September 4th 2020
To all intents and purposes, this era of COVID is something to be endured, an historical event that has upturned the apple cart. People (myself included) have become sick, some have died; schools have closed, businesses have had to close up shop, events have been cancelled. My trip to NYC in March got postponed until May and then to November, but now that isn't going to happen either. My performing arts children are all out of work. My husband's small business took a hit. We spend half of our waking lives behind masks; we can't hug (and I don't even like hugging - strangers that is); we are not permitted to sing in public; we're all acting like sociopaths, crossing the street to avoid each other.
But if you put your ear to the ground, something else is happening beneath all these privations. People are re-assessing their lives, their locations, their priorities. As trauma tends to do, it is forcing us into the rarified atmosphere of fine-tuning the things that matter most in life. And they are hardly ever "things."
In my small community of Aspen in the mountains, there's a sudden influx of people who initially came to kill the time during quarantine but now don't think they can go back to their regular lives. A hundred new students have registered at the local school. Ketchum, Idaho, a similar mountain resort, is seeing a similar increase. The same thing is happening to small towns in Vermont. Real estate sales in the New York suburbs are going through the roof. Who wants to live in Manhattan when you don't have to?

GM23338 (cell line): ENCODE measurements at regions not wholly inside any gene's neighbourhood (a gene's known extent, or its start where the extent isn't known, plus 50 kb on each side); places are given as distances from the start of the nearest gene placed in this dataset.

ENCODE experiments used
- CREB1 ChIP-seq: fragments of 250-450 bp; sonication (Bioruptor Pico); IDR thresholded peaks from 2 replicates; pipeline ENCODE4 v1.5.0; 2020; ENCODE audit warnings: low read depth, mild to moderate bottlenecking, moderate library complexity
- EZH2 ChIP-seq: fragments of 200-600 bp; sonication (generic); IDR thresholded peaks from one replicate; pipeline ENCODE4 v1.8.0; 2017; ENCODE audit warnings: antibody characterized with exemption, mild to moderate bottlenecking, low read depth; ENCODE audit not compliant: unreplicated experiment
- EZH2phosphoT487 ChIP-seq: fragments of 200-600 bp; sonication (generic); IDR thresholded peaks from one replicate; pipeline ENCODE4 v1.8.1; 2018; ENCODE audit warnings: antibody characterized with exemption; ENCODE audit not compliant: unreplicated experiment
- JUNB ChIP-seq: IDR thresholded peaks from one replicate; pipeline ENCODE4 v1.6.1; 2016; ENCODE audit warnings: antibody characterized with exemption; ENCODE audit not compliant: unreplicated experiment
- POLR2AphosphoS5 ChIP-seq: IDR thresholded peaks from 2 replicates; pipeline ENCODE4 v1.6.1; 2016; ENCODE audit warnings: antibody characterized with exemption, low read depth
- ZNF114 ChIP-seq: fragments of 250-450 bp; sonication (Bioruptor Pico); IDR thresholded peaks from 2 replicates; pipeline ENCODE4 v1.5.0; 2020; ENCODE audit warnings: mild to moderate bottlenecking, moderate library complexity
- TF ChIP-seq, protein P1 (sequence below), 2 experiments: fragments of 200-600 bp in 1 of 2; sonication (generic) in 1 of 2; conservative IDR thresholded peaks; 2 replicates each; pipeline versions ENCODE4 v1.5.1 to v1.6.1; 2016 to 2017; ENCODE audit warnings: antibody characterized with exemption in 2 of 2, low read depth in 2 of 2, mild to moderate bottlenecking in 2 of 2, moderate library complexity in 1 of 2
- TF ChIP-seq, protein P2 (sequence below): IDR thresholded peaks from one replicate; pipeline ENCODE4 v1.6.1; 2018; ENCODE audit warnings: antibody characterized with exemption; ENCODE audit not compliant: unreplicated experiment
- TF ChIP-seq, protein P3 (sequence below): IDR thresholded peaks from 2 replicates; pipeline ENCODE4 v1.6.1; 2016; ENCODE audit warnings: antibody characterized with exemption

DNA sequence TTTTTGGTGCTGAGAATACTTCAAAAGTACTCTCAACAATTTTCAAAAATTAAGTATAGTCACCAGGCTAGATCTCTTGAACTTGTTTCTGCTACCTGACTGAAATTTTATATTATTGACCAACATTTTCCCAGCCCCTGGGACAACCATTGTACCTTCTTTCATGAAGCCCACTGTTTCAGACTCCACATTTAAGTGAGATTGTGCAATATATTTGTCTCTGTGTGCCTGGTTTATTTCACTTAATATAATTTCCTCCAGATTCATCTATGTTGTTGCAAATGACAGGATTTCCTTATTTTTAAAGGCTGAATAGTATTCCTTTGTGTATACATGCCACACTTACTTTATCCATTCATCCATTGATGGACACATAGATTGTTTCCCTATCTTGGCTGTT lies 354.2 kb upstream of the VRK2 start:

With time on our hands, we are thinking outside of the box. People are beginning to wonder if an economy based on mass production supported by workers who studiously clock into their 9-5 jobs might not be the only way to go. What if a gig economy might even make people happier? What if this division between caring for our children and earning money doesn't need to be so stark? What if money is not the be all, after all?
As Carl Jung famously wrote, "In all chaos there is cosmos." Perhaps cosmos is even engineered to cyclically fall into chaos. As much as human beings like to think they order their little universes, from time to time we are thrown into a chaos that underlines the fact that we do not. Perhaps it is good, though uncomfortable, that the structures we thought of as solid are now showing signs of erosion. We are being freed to consider why we buit those structures in the first place.